What Cheech & Chong Can Teach Us about Persuasion

On a late-night flight to Phoenix, Amy and I found ourselves seated in the first-class cabin with none other than comedians Cheech Marin and Tommy Chong. (Yep, I tell everyone I got high with Cheech and Chong; 37,000 feet, to be precise.)

I relished watching passengers board the plane and recognize the famous duo who starred in the 1978 stoner-film classic, Up In Smoke.

The most interesting reaction came from an octogenarian woman who, upon spying Cheech, stopped the entire boarding process in its tracks. Squinting suspiciously and waving a crooked finger at Cheech, she screeched in a wicked witch-like voice, “I know you” — dragging out the last syllable with a menacing result. We all fell quiet as she repeated her seemingly accusatory statement: “I know you.”

Cheech smiled grimly, apparently having been in this social situation before.

Then, as if struck by lightning, the woman completely changed her demeanor to something akin to a gentle yet confused grandmother and asked, “Who are you?”

The cabin exploded with laughter, along with the woman, and Cheech — to his credit — added to the hilarity by responding: “Bob Barker!”

With an “Oh, you!” wave of her hand, the woman continued down the aisle and boarding resumed.

If you want to experience yes success, you must know with whom you are working. In their classic book, Personal Styles & Effective Performance, David Merrill and Roger Reid explain that all people have a particular social style created by their behavior. The very definition of “behavior” is “what we say and do, and how we say and do it.”

Many behavioral preferences developed when we were young, in our desire to avoid tension and seek comfort. Thus, people don’t change their behavior as much they change their circumstances — just like a chameleon. When you can accurately assess another person’s behavioral preferences, you’re able to predict how he or she will respond in certain circumstances. For example, when your colleague receives a critique, does he redouble his efforts to prove the critic wrong? Or does he argue and rationalize his position? Chances are good that whatever the resulting behavior is, it’s typical of that person.

A person who behaves assertively can assist you in your persuasion efforts, a level-headed co-worker can help you sort through the clutter of your ask, and the office peacemaker can negotiate differences and provide a supportive pep talk.

Merrill and Reid suggest that three measures of personality exist: assertiveness, responsiveness and versatility. Our concern here is assertiveness and responsiveness.

Assertiveness measures how forceful a person is in his approach: Does he ask, or does he tell? 

Responsiveness is the emotional dimension of a person’s personality: Does she express her feelings, or are they contained?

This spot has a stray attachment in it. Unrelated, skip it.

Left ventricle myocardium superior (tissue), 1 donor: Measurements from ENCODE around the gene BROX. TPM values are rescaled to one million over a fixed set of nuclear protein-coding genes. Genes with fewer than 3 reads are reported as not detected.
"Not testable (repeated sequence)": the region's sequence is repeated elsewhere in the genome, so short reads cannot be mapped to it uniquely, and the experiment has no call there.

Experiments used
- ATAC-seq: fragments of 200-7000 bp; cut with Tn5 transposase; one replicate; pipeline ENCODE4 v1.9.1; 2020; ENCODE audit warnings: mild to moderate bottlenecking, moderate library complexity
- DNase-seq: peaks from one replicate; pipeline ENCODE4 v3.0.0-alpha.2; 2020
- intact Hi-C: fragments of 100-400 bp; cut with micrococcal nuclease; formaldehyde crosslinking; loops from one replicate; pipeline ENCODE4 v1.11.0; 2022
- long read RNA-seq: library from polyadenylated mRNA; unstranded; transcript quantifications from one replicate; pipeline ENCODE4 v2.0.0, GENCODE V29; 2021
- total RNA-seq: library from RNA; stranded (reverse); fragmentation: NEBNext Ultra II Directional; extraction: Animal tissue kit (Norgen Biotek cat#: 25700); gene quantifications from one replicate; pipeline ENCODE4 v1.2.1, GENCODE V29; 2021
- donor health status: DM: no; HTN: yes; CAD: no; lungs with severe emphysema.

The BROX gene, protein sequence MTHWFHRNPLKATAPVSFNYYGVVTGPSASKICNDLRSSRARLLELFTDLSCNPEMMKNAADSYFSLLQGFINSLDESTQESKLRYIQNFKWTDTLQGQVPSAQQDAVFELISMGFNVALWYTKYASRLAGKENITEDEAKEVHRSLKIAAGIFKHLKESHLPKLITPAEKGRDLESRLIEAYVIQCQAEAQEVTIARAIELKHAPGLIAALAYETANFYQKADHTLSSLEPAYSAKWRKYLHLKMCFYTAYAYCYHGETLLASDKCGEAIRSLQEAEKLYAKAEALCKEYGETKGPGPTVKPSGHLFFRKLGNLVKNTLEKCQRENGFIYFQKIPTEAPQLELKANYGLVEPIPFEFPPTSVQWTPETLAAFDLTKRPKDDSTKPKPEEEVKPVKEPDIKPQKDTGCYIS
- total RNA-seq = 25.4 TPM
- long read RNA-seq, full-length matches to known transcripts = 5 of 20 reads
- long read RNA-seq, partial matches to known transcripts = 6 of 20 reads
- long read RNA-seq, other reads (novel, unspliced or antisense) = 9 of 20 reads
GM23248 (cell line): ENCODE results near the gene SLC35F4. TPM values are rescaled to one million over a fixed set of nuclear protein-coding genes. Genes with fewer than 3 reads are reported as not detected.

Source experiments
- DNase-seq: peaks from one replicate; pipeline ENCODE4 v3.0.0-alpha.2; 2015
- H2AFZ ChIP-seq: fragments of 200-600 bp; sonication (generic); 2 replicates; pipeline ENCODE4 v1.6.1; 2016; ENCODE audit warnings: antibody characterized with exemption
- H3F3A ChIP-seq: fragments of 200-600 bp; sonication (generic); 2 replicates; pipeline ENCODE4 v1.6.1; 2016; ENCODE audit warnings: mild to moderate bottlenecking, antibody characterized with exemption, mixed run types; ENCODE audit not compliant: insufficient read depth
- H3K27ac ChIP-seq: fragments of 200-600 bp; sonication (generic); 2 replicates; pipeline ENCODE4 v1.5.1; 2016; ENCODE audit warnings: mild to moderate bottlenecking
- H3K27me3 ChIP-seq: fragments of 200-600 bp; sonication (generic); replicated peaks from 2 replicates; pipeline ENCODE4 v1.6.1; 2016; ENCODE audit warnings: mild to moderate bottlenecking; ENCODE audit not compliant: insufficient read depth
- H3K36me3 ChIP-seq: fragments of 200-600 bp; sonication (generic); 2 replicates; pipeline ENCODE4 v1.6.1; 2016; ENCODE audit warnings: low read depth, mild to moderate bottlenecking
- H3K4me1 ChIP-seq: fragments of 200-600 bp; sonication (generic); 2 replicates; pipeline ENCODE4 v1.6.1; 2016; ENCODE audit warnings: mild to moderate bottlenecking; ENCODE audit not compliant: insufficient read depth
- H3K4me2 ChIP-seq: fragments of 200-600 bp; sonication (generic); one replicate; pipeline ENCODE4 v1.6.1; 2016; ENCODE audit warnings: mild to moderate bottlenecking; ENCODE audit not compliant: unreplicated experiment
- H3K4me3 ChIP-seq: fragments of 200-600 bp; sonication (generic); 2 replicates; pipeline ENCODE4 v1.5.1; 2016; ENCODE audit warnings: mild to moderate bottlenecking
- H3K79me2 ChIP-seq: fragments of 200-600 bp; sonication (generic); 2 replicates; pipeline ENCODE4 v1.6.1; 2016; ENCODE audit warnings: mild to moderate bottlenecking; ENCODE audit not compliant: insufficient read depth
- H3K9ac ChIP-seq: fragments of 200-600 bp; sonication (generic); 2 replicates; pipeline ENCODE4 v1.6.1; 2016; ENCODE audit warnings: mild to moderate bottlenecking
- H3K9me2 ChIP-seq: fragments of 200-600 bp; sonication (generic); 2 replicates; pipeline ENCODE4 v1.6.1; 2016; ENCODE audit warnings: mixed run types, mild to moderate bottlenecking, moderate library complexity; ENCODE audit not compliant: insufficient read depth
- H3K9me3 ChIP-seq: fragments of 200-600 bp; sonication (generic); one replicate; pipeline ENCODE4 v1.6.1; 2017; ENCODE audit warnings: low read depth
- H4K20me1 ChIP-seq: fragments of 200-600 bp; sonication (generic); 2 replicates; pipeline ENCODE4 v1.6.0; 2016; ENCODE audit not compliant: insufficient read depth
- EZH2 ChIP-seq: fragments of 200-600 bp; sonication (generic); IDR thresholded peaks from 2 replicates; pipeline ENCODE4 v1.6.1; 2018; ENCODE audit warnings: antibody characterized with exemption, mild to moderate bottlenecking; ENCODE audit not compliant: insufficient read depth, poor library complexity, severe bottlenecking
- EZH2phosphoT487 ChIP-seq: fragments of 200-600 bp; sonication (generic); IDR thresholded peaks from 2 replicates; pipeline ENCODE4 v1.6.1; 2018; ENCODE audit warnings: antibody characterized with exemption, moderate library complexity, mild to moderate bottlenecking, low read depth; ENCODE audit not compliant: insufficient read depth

Merrill and Reid developed four social styles based on assertiveness and responsiveness: Driving Behavior, Expressive Behavior, Amiable Behavior and Analytical Behavior.

Adapting Your Social Style for Agreement

How can you use the above information to hear “yes” more often? Cater to the other person’s preferences. Don’t treat others the way you would like to be treated; treat them the way they want to be treated. For example:

  • Don’t small-talk a Driver. Share facts (not feelings) and use concision to get the decision.
  • Make the Expressive the star. Resonate fun and high energy, and allow for digressions and stories.
  • Form bonds with Amiables. Take a personal interest in them, and ask for their opinion.
  • Bring out your research arsenal for Analytics. Use unqualified expert opinions, and leave no questions unanswered.

The real challenge comes when your personality style matches that of your target. You’d think this would be a match made in heaven, but it isn’t. Here’s why:

  • A Driver working to persuade a Driver needs to not only move quickly but double-check the details.
  • An Expressive convincing an Expressive must be friendly and receptive while continuing to nudge the target toward the objective.
  • A pair of Amiables will require lots and lots of coffee.
  • If you’re an Analytic attempting to persuade an Analytic, prepare for an exploration of the subatomic particles of your persuasion priority.

The real key here is to be an observer of human behavior. Much like my Cheech and Chong experience, I would have missed all that if I had my head stuck in my iPad. When you’re in meetings and interacting with others, be a student of human behavior. Have conversations, make eye contact, be interested in others. Then watch how they respond and take note of how they react.

The more you know about your persuasive targets and the more you know about yourself, the better you will be able to adapt — creating mutually beneficial relationships faster than you ever thought possible. 

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